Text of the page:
Of the three post-Apocalyptic tales I've read - The Stand, The Road and this one - this is my favorite, and not just because it's set in a region near where I happen to live (Upstate NY). It's not as dire as the other two (not necessarily a good thing) but I found it more thought-provoking. What if we had no more oil, LA and DC were nuked, and subsequent plagues knocked out a significant portion of the population? The short answer is no one knows. The pessimist says "We're all five meals away fr ...more
Jan 09, 2012 rated it it was ok  ·  review of another edition
Shelves: gzo-book-club

I don't think this book even knows what it wanted to be. For the most part, it feels like a satire of post-apocalyptic fiction--flu meets nuclear bomb meets ZOMBIE APOCALYPSE, or something--and suddenly upstate New York reverts to the 19th century. (More so than it already has.) None of the timelines add up to anything possible, but you quickly get to ignore that.

Except in between being satirical, it gets bizarrely dark and gruesome a couple of times, and also twists in some kind of strange
Jun 30, 2009 rated it it was ok
This book barely got that second star up there.

I found this story sincerely disappointing because it was a concept that I was interested in (the whole what happens when modern life as we know it comes to an end) and it was done badly.

I found most, if not all, of the characters two-dimensional and often felt like the author was pushing me to care about them and what was happening to them without giving me any real reason to do so. It also felt to me that the plot meandered as though the author g
Jun 20, 2013 rated it liked it  ·  review of another edition
Recommends it for: preppers, post-apocalyptic fiddlers
Among the many subgenres I have a weakness for, one of my favorites is the post-apocalyptic thriller. World Made By Hand is not a thriller, though there is some action and violence. It occupies some strange middle ground between The Stand and Earth Abides. James Howard Kunstler is more interested in telling a story about what people do when the lights go out and how they go back to churning their own butter and making their own candles than a broader story about the collapse of civilization. In ...more
Jason Pettus
Oct 11, 2008 rated it really liked it
(Reprinted from the Chicago Center for Literature and Photography []. I am the original author of this essay, as well as the owner of CCLaP; it is not being reprinted illegally.)

I've been toying around recently with the idea of releasing a new book of essays called The CCLaP Guide to Bushist Literature, taking a look back at all the post-9/11 novels I've now read that blame a conservative administration for bringing about a speculative neo-fascist America or even post-apocalyptic
Mar 12, 2009 rated it liked it
I have an ARC copy but I'm assuming it is fairly close to the published version. It was a pretty good book. Interesting. I didn't think much of some of his premises for the end of our civilization, but it worked well enough for the situation he painted. The situation was very plausible & scary. The veneer of civilization is quite thin & delicate. He certainly made that point well.

There is quite a bit of description about how fast & far we fell. I found most of it very realistic from the people t
Richard Stuart
It aint (sic) fine literature, its a page-turner. Small chapters and an easy story make this book fly by. What makes it interesting to read, however, is the idea of having to start all over again... but this time with the comparison of what things used to be like. Everything is a bit anachronistic, post-pre-modern I guess you could call it. You can see the roots of our modern conveniences, how the layers built up over years, improvements taking us one step further away from the basic knowledge o ...more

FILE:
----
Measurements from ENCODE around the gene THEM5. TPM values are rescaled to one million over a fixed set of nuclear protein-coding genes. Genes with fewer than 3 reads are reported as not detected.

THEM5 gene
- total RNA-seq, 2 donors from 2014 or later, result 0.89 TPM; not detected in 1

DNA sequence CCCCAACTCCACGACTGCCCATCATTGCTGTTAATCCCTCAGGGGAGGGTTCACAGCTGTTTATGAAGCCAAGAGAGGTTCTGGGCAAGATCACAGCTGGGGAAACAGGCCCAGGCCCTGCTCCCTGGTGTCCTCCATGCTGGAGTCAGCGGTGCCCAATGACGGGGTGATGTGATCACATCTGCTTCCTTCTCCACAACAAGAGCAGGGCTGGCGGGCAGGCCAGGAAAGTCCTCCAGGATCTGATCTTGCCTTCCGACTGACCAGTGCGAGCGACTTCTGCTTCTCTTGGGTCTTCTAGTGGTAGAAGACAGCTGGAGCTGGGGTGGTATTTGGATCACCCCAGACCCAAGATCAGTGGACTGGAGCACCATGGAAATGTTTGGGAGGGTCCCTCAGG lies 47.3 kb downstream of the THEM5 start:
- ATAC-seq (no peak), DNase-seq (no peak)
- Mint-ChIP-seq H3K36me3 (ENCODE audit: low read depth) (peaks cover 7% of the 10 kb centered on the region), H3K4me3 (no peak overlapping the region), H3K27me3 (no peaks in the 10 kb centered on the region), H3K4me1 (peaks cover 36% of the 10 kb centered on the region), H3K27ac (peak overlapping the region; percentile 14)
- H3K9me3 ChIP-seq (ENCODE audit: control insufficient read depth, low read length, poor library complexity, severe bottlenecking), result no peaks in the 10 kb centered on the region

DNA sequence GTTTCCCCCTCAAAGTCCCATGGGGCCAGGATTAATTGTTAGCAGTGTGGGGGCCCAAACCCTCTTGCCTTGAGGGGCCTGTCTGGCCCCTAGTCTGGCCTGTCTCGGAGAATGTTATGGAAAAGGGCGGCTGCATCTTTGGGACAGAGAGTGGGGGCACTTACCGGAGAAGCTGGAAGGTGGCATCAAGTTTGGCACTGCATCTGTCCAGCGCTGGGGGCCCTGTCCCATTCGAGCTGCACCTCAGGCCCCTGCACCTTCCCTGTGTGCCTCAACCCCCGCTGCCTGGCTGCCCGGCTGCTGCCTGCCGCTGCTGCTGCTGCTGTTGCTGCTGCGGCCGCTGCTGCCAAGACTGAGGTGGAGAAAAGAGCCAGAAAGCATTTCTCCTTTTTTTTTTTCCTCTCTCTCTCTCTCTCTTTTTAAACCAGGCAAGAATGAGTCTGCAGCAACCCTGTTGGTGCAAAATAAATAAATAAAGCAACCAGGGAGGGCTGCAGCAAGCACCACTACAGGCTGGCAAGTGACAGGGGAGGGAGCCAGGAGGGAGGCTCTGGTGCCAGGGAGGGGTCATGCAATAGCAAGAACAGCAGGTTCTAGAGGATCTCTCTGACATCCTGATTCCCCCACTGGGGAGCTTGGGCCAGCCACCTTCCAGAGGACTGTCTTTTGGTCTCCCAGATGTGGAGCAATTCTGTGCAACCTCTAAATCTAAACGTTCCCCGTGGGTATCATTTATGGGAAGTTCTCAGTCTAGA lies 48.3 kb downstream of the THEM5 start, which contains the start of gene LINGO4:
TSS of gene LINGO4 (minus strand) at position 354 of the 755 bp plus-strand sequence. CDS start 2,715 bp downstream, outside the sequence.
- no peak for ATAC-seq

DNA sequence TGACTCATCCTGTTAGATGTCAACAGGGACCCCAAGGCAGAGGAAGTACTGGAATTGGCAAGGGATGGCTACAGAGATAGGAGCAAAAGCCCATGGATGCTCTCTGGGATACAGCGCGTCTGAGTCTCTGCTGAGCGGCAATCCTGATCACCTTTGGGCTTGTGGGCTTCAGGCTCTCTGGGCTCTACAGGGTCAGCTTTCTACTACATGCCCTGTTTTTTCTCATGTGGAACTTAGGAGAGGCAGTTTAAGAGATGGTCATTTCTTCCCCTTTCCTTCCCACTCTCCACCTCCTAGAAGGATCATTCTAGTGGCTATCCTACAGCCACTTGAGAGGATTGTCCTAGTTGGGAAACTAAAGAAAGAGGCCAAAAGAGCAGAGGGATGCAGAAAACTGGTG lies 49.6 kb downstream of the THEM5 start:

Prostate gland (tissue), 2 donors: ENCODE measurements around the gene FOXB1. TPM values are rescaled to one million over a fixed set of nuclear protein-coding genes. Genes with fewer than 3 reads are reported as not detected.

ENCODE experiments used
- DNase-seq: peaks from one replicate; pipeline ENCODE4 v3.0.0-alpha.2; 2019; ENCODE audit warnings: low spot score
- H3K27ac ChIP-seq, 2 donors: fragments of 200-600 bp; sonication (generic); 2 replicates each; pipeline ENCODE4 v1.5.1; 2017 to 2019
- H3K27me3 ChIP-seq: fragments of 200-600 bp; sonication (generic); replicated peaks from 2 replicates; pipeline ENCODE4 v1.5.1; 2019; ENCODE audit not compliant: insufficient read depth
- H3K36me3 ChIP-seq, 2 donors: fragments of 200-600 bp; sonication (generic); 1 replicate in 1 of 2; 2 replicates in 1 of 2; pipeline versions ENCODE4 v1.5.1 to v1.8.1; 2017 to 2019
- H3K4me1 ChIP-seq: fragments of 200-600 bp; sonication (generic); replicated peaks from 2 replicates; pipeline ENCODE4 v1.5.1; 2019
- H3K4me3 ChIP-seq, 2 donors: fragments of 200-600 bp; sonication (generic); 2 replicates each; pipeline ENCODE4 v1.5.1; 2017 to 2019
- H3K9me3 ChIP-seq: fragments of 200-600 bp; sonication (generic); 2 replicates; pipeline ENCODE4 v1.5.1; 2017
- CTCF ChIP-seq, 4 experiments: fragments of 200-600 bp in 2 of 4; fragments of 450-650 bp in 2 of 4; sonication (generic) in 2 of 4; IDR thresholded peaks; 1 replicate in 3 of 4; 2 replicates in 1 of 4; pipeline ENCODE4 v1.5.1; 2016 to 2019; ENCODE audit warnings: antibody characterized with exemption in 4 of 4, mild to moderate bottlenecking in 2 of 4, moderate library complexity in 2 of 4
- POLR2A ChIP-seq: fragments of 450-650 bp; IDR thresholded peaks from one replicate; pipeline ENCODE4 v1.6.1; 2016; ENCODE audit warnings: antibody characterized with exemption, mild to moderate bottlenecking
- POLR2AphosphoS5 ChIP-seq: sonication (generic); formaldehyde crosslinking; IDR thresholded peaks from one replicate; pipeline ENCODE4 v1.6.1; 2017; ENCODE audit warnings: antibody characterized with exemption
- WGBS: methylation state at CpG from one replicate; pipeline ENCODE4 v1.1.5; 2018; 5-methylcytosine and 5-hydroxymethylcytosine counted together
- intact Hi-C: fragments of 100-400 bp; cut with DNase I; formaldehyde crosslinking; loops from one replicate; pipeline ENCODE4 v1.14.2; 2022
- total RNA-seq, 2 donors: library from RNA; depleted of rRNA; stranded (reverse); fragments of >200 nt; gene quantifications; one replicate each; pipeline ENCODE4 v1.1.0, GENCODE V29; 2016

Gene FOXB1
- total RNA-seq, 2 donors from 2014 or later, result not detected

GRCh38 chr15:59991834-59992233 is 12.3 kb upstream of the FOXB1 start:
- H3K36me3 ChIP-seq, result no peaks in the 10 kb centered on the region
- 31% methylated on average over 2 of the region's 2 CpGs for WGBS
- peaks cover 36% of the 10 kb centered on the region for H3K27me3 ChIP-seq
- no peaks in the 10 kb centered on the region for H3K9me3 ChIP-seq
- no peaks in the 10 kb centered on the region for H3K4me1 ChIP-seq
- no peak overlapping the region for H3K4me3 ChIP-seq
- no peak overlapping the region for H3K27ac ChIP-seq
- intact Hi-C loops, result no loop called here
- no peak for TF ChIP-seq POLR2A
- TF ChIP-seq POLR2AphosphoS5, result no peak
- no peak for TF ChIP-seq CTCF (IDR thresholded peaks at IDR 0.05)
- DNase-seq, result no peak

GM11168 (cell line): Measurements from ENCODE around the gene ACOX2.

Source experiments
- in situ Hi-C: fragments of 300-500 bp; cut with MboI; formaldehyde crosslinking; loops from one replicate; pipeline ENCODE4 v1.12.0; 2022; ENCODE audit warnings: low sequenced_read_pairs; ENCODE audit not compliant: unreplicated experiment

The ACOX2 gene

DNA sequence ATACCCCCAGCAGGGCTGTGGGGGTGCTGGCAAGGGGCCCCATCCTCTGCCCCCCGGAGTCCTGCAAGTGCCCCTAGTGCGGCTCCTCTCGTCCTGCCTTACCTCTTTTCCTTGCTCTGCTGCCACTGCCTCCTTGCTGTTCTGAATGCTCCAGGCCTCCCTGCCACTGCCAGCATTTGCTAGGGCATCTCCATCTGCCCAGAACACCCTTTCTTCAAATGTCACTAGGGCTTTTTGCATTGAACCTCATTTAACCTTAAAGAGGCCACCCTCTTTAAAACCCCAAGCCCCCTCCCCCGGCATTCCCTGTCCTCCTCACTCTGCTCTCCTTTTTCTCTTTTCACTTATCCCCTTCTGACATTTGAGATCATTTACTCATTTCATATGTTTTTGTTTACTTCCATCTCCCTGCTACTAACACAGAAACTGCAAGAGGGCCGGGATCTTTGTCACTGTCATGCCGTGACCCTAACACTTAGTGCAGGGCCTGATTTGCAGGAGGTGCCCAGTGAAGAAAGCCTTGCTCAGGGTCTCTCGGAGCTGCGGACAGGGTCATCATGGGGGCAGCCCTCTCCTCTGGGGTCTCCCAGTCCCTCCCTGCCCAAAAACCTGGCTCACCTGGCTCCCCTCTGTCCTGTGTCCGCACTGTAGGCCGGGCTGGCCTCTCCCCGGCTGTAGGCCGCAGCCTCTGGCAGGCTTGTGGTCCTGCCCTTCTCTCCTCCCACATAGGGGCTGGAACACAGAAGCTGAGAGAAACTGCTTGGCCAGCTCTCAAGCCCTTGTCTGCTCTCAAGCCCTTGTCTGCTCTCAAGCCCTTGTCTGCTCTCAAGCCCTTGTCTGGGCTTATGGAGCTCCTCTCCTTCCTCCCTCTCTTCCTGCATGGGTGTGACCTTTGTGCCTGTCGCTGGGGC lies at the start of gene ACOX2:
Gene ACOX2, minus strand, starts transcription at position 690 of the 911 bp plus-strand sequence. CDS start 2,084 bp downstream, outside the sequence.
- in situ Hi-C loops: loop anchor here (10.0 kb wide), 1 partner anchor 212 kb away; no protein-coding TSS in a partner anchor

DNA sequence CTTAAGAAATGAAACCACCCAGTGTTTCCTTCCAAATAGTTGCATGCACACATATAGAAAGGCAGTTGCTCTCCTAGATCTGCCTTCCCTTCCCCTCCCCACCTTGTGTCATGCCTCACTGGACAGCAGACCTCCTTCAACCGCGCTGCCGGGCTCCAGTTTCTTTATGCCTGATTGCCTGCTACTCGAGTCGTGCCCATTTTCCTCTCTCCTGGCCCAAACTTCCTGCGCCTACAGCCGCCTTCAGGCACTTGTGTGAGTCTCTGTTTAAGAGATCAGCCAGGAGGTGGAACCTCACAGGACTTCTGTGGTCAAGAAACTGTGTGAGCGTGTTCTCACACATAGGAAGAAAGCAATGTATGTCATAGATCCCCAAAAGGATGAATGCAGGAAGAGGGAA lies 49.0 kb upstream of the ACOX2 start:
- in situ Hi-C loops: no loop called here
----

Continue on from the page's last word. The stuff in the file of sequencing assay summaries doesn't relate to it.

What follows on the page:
Kelly Kinkade
Aug 27, 2012 rated it did not like it
Recommends it for: Nobody
This book was presented as a "what happens when the oil runs out" spec fic. What it turned out to be was a luddite, misogynist rant against modern culture. The dystopic future didn't develop in any sensible way, and the author clearly believes that a reversion to a patriarchial society would naturally result if we just took away all the "unnatural" features of our current economy.

Thoroughly unpleasant read. Only real value is to use as an example of worn out tropes in fiction.
mp3 Rosado

After the war in the Middle East, US Mainland is bombed...

#82 TBR Busting 2013

High 3* Great fun for walking and listening - the miles melted away. Gritty storyline and some pukable action, however it was engrossing.
May 03, 2010 rated it it was ok
Recommends it for: fans of post-apocalyptic fiction
Shelves: 2010
What is it about the end of the world as we know it that reverts women back into homemakers, capable of little more than washing, cooking, handicrafts and child-rearing - and in need of a big, strong man to protect them? Is it because a return to a more primitive form of society brings with it a return to more primitive gender roles? Or is it because most post-apocalyptic stories are written by men?

As the narrator of James Howard Kunstler's "A World Made By Hand" says, "as the world changed, we
Nov 17, 2010 rated it liked it
Shelves: 2010
It's not very often that a book grabs me on page one and won't let me put it down until I've devoured the whole thing. This one did that. This world is incredibly vivid and all-too-possible these days, and the smallest details (like the guy who has an almanac and will come around and set your mechanical clock for you, or the electricity coming on just long enough to provide a burst of radio preaching from who knows where) are often the most arresting. The narrator is a complex character whose vo ...more
Jun 17, 2009 rated it really liked it
A post-apocalypse story that's not too heavy on the gloom.